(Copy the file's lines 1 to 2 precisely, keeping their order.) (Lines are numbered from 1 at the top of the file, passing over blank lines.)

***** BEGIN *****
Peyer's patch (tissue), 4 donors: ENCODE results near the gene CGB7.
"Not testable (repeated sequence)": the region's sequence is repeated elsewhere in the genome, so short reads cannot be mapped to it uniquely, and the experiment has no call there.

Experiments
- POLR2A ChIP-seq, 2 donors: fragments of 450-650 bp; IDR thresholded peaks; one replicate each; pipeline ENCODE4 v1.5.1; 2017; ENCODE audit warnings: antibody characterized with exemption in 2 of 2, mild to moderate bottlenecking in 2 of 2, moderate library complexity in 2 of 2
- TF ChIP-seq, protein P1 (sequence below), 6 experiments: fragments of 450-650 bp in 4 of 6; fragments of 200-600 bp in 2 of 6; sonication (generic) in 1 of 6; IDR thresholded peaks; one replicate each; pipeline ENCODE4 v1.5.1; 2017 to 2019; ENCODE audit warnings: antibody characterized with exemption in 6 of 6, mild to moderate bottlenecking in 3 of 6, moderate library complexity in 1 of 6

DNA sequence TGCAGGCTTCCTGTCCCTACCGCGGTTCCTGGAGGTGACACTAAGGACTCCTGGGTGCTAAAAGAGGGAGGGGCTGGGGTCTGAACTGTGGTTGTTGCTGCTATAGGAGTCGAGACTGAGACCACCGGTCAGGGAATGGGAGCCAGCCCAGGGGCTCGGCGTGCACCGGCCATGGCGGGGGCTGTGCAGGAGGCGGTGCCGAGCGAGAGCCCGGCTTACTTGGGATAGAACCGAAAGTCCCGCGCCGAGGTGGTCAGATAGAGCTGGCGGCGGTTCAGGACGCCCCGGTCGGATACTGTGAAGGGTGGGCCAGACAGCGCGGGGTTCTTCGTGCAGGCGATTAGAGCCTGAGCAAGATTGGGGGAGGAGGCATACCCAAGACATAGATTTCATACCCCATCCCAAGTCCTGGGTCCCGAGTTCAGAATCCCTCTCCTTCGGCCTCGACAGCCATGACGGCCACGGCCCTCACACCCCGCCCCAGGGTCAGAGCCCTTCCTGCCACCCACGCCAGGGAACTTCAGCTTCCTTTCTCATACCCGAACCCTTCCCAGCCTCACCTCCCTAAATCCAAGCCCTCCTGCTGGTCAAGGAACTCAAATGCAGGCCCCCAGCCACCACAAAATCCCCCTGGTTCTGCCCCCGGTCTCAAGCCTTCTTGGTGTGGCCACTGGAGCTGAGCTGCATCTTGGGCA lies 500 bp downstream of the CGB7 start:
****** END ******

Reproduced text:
Peyer's patch (tissue), 4 donors: ENCODE results near the gene CGB7.
"Not testable (repeated sequence)": the region's sequence is repeated elsewhere in the genome, so short reads cannot be mapped to it uniquely, and the experiment has no call there.